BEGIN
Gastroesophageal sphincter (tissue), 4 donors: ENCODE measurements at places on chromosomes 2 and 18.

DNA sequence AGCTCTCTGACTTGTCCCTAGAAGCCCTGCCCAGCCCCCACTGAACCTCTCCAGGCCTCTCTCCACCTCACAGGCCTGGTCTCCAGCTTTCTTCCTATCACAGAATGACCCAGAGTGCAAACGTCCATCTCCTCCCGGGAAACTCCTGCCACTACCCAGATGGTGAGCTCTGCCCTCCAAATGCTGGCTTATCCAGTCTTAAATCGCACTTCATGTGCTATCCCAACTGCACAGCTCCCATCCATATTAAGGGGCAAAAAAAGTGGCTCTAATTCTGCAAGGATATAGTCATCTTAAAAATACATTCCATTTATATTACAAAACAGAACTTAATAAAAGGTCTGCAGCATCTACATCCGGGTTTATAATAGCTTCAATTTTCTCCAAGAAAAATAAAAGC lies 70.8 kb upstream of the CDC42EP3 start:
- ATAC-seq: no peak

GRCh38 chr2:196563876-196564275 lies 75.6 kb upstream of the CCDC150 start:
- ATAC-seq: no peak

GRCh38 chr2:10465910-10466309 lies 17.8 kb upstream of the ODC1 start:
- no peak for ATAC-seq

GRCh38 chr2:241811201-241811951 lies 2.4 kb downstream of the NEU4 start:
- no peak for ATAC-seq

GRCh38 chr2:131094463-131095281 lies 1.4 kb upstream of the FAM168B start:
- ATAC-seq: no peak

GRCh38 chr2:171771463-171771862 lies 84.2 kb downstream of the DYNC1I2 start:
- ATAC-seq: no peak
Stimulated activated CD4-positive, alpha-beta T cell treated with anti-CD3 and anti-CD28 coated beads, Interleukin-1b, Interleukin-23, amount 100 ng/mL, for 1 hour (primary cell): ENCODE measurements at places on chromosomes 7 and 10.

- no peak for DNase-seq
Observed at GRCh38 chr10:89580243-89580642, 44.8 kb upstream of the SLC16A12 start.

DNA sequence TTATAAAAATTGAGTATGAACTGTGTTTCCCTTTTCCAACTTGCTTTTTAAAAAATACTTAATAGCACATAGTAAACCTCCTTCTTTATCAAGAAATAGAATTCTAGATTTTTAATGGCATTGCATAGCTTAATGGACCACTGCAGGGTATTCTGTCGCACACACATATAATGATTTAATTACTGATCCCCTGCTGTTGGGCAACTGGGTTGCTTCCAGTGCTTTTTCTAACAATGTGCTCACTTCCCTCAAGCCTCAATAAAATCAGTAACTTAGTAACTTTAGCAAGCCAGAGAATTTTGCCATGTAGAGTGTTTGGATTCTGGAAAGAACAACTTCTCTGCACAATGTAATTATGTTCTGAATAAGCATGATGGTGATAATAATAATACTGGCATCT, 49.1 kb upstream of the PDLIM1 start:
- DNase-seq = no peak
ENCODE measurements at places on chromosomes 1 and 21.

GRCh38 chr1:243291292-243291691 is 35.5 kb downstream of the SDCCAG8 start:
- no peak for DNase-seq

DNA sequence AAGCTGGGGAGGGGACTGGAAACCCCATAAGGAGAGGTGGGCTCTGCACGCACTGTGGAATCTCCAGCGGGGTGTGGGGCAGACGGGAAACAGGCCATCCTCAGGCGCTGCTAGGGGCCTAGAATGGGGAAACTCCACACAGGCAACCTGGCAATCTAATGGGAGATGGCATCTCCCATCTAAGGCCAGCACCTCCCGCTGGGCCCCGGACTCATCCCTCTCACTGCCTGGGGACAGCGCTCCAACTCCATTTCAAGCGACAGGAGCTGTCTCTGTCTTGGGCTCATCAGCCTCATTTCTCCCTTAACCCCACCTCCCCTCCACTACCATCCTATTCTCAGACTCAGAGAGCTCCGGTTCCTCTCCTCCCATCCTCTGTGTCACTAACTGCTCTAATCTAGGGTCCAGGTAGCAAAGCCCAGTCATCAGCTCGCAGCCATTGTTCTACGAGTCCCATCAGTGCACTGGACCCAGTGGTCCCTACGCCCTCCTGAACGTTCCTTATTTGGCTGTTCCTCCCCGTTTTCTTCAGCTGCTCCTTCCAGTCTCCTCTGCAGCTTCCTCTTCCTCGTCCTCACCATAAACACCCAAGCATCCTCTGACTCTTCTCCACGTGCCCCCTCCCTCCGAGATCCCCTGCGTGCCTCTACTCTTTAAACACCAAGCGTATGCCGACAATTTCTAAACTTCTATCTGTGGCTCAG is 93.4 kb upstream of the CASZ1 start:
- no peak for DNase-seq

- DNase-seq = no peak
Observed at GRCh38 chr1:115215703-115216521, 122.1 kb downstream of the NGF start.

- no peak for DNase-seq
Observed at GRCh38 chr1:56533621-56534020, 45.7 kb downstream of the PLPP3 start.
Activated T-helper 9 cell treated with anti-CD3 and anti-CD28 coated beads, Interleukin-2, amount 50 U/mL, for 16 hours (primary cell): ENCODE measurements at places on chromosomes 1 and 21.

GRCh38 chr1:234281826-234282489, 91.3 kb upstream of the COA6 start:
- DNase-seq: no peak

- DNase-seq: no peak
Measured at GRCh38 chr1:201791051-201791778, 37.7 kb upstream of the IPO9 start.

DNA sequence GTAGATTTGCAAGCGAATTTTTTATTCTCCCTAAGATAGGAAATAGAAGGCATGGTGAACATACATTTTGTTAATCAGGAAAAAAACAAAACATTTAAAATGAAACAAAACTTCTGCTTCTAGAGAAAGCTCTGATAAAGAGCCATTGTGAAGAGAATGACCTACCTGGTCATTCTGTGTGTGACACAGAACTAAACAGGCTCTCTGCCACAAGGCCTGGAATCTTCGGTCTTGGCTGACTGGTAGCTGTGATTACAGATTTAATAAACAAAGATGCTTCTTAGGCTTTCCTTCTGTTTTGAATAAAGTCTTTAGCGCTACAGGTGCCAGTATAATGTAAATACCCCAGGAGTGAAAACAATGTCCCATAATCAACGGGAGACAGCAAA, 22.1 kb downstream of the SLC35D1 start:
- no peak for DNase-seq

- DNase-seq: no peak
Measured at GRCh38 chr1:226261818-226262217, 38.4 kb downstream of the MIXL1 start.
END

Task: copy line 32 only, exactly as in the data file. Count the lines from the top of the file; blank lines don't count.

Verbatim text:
Measured at GRCh38 chr1:201791051-201791778, 37.7 kb upstream of the IPO9 start.